Make Room For Drug Price Relief

December 13, 2018 GMT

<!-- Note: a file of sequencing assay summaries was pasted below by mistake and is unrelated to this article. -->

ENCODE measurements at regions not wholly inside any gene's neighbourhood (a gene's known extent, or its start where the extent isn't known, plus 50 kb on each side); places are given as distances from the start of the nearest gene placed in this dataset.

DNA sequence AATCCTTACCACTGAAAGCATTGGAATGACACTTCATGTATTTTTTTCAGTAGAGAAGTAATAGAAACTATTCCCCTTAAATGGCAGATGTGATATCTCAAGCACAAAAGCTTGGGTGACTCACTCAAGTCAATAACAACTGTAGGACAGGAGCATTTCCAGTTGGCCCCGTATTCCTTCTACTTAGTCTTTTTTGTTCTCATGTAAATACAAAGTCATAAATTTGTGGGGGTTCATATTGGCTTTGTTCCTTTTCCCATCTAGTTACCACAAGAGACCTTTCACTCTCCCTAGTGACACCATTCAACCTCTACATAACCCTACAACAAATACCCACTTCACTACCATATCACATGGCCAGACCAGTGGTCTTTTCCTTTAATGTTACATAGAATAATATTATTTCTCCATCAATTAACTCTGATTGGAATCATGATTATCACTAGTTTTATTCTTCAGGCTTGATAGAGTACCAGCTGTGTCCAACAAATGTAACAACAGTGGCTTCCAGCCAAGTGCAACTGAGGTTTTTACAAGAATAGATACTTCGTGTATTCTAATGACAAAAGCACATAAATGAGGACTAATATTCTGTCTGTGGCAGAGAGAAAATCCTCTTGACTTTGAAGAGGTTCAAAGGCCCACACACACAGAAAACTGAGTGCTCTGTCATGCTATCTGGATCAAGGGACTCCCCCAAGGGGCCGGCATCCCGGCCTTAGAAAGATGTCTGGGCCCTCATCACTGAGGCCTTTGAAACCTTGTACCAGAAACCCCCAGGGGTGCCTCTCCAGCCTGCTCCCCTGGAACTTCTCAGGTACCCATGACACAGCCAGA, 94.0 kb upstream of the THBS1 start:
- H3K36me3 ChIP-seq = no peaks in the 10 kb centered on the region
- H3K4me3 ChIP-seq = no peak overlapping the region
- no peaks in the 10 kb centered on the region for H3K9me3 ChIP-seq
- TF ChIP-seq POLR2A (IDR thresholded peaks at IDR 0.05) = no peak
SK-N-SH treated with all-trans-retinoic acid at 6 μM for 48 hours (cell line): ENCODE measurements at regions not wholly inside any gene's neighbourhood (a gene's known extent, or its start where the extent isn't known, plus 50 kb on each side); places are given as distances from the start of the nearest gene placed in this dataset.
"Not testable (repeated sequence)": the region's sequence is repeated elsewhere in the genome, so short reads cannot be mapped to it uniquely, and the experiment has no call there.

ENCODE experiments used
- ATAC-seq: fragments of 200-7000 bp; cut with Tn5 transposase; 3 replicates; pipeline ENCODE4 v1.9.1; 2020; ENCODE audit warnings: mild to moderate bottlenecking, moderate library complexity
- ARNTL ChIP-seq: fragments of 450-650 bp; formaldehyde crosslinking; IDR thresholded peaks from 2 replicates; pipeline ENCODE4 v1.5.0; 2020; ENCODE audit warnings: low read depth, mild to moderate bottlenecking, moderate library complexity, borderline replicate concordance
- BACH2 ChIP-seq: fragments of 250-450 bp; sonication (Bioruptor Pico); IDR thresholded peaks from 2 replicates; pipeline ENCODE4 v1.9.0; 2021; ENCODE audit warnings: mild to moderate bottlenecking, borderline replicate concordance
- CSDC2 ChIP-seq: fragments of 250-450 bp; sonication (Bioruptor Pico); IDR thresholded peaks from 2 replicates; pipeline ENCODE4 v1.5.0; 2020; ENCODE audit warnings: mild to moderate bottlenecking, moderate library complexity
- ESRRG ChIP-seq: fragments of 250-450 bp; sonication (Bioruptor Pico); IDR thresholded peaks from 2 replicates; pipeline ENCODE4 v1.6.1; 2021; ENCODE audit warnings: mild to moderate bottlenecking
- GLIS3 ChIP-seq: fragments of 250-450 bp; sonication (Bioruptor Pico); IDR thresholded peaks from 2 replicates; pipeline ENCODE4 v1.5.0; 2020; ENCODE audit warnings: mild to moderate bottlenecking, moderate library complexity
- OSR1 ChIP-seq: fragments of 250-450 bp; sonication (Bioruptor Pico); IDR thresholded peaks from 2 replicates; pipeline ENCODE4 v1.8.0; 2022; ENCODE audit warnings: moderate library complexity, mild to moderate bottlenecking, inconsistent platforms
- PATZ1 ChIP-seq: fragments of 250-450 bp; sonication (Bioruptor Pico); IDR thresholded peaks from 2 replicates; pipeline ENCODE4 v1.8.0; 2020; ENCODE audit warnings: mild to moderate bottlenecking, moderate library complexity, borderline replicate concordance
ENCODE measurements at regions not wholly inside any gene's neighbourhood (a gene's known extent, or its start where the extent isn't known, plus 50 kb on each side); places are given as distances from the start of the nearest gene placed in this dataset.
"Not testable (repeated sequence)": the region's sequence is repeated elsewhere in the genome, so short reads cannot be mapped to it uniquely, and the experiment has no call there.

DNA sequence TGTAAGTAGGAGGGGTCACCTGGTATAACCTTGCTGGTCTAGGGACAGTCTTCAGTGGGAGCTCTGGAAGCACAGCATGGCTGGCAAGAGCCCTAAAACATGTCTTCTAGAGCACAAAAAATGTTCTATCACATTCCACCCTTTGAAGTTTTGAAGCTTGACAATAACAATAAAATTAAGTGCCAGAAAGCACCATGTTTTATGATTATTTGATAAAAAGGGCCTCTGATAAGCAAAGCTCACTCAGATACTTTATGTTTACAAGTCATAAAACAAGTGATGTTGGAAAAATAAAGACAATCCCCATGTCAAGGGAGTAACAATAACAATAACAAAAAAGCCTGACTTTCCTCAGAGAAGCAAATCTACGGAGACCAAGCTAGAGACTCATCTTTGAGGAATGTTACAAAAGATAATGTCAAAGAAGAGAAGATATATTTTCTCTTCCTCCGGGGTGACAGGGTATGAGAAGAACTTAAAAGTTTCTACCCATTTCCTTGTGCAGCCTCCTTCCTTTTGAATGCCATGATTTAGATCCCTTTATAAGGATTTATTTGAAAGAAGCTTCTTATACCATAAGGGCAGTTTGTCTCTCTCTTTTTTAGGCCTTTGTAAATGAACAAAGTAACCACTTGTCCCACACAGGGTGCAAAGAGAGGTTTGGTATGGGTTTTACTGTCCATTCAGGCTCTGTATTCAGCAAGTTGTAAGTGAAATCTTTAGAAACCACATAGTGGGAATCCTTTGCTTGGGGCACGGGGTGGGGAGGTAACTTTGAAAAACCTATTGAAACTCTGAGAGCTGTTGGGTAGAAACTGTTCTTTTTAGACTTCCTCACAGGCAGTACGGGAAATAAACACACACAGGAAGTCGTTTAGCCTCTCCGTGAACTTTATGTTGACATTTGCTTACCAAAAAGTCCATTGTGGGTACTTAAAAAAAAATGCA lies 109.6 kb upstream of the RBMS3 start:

Americans continue to pay, by far, the highest prices for medicine in the industrialized world. A recent analysis conducted by the news agency Reuters, for example, found that Americans pay about three times as much as Britons for the world’s 20 most popular drugs. Globally, other analyses have found, Americans pay between two and six times as much for medicines as people in other countries. In an effort to reduce drug prices, the Trump administration announced a plan in October that would tie prices for certain drugs purchased through Medicare to prices in lower-cost countries. An array of Republican members of Congress oppose the Republican administration’s proposal, including Sen. Larry Bucshon of Indiana, chairman of the Doctors Caucus; Sen. Orrin Hatch of Utah, chairman of the Senate Finance Committee; and Sen. Charles Grassley of Iowa, who will succeed Hatch in January. Some lawmakers oppose the government price controls that many foreign governments use to regulate drug prices. Others contend that the Trump proposal would reduce investments in new drug development. The latter is not a trivial concern. Investments are based largely on long-term global profit projections, which rely largely on the U.S. market because it is the world’s largest. Meanwhile, only one in every 12.5 proposed drugs actually makes it to market, and the development costs for those that make it range between $1 billion and $2.6 billion. That does not mean that nothing can be done to give U.S. consumers a fairer shake on drug pricing, however. Rather than rejecting the Trump proposal out of hand, Congress should use it as a starting point to fully examine global drug development, marketing and pricing, recognizing that access to life-saving drugs should not be controlled solely by the market. That market is so vast that a diligent search surely could produce room for price relief.